By Jamie Gumbrecht, CNN
(CNN) - Math and science educators across the country spend their summers learning how to make calculus more engaging and biology more relevant, but there's a problem: What if high schoolers never even signed up for those classes?
What if a tough ninth grade algebra class meant they hopped off the high-tech train, and couldn't find a way back on later? What if nobody answered when kids asked, "But I'm not going to be a chemist - why do I need this?"
For all the reasons teens find to stop taking math, science and technology classes, a study published online in the journal "Psychological Science" found a relatively simple way to make them continue: Convince their parents first.
The study, “Helping Parents to Motivate Adolescents in Mathematics and Science: An Experimental Test of a Utility-Value Intervention,” showed a simple intervention with parents led students to take, on average, one additional semester of math and science in their last two years of high school.
"These are the critical years in which mathematics and science courses are elective, and our results indicate that parents can become more influential in their children’s academic choices if given the proper support," the study says.
How simple was that support? Just a couple of brochures, a web site and a little guidance about how to use the information.
Researchers from the University of Wisconsin-Madison and James Madison University mailed parents of 10th graders a glossy, 16-page, photo-filled booklet touting math and science education. The brochures offered up talking points to parents about how to discuss science and math classes with their kids, and examples of how those subjects might be relevant to their lives now or when they're considering careers. If parents were convinced of the value of science and math for their kids, researchers thought moms and dads could convey that utility value to teens.
They followed up with another brochure while the kids were in 11th grade and included links to a website that offered more detailed information about science and tech careers. To assure parents paid attention, they asked parents to evaluate the website. A control group of parents and kids received none of the information.
Researchers thought they might see an increase in conversations between parents and kids about math and science. They didn't expect how much parents used the guidance - or how much of an impact they could have on their kids' class choices. Seventy-five percent of kids said they'd seen the brochures or the website sent to their parents.
“I think we underestimated how much parents would welcome this kind of help,” said Judith Harackiewicz, a University of Wisconsin-Madison psychology professor and author of the study. “To encourage your kids to do something you didn’t do is particularly challenging. Even parents who, themselves, went far in education still don’t appreciate what their kids need to know today and might not have a good enough understanding of it."
Parents' reactions were different: Some said it was nothing new - they were already hearing it from their kids' schools and talking about it at home. Some just left the brochures where kids could find them. Some parents and kids went over the website together.
"I think the real potential is for families with fewer resources. It helped everybody because it was more tailored to parents than the stuff that usually comes home," Harackiewicz said.
“It could have worked differently in each family, but it worked."
Turns out it worked especially well with mothers. Moms were more likely to open the mail, read the brochures and talk about it with their kids, Harackiewicz said, especially because the sample included several families where kids lived with moms and without dads.
Fathers responded well to the website, Harackiewicz said, and when they got involved, they had a big impact - especially on their daughters.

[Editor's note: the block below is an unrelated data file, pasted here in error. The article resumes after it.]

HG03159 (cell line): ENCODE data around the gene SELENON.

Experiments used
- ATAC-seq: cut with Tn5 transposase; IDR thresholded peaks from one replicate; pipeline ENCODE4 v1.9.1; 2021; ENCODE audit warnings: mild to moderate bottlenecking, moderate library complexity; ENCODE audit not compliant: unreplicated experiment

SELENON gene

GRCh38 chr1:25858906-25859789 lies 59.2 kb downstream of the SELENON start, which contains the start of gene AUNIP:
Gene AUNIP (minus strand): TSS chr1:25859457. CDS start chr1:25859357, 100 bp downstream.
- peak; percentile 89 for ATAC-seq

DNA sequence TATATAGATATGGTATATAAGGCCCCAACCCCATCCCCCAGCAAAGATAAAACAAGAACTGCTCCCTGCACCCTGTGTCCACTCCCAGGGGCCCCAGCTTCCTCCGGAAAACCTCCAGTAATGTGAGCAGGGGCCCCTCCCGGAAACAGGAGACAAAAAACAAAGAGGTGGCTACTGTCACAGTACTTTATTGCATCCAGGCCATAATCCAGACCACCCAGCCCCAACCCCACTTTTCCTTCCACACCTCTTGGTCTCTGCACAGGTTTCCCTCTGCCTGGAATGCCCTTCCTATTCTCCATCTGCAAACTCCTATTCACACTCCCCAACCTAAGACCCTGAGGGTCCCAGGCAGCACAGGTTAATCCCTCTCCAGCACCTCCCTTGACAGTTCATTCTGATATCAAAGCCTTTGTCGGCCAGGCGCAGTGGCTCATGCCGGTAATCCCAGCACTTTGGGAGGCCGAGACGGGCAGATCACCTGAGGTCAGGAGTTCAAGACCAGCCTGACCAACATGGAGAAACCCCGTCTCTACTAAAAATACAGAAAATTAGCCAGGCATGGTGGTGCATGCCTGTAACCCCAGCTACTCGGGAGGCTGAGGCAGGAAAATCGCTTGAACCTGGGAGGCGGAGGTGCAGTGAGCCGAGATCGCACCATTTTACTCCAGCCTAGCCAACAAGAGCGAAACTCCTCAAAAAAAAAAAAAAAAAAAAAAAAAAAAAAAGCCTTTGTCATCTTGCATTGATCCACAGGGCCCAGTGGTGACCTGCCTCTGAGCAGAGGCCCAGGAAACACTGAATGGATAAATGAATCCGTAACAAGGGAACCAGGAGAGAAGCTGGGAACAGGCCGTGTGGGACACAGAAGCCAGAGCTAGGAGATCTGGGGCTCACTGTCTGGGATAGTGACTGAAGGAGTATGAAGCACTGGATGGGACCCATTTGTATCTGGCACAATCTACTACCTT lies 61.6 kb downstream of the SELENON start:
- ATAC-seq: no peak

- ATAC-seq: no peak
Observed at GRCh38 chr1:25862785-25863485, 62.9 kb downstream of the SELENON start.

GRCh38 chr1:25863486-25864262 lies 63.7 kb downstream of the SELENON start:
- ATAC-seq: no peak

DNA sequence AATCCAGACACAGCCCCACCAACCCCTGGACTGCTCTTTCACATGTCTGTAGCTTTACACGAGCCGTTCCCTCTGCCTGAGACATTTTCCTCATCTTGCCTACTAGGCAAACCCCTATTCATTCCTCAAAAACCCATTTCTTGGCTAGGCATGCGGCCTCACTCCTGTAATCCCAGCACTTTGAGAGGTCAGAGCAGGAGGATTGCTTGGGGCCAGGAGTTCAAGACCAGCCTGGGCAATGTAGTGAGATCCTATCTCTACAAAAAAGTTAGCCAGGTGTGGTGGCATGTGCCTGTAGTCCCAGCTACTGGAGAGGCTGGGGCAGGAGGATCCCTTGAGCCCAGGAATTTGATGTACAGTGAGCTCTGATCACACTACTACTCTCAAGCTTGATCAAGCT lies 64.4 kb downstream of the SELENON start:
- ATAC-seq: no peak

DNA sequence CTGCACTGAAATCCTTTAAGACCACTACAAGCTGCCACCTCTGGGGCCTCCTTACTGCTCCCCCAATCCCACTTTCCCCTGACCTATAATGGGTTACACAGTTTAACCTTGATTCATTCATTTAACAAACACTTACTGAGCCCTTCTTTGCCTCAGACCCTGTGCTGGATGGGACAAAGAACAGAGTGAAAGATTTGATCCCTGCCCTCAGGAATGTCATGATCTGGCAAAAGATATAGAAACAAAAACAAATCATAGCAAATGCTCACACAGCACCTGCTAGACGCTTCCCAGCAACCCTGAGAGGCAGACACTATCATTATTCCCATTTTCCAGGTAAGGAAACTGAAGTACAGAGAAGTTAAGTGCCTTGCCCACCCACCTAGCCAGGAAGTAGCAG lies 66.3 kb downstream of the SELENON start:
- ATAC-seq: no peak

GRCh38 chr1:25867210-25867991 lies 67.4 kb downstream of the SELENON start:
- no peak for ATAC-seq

There are some limitations to the study. All the families involved have participated in the longitudinal Wisconsin Study of Families and Work since the early 1990s, so the mailings came from a known source - not from companies selling flash cards or even school leaders putting notes in kids backpacks. The 181-family sample is a good representation of the racial, ethnic, socioeconomic and educational diversity in Wisconsin, but not representative of the United States’ racial and ethnic makeup.
So there's plenty more to learn, perhaps studying kids and parents in earlier grades. Harackiewicz said they’re seeking partner schools that might reveal how more diverse students and families respond.
But, any school could try it.
“I think this could be easily implemented,” Harackiewicz said. "It shouldn’t be junk mail. If I, as a parent, got something from the principal of the school my kids were in, I would think, ‘I need to look at this.’
"We gave parents something they could use. It wasn’t too much, we just planted a seed. One conversation might have made a difference."
There was an implicit expectation that I and my brothers take every science and mathematics course our little high school offered. In addition, we knew that we would take the two years of Latin and the two available years of Spanish, no questions asked. So, at the end of our five years in high school ( the eighth grade being considered high school at that time), we had completed two years of algebra, a year of geometry, a year of trigonometry and a year of calculus. We had earth science, biology, chemistry and physics under our belts if not in our minds. In addition, we and every student in our school had studied a year of our state history as mandated by law, a year of American history, a year of world history and a year of U.S. government. Everyone took English every year, whether you were college bound or looking to enter the work force or the military.
It was indeed our parents' expectations that had been firmly implanted in our little heads from a very young age that we would take those hard subjects, that we would study enough to pass them and that we would go to college that kept us focused. And no, college was not an easy thing for my family to afford. Each of us children worked from a very early age to help save the money necessary to pay for our education. Between that saved money, the funds which our parents' could afford, and summer jobs somehow we made it through.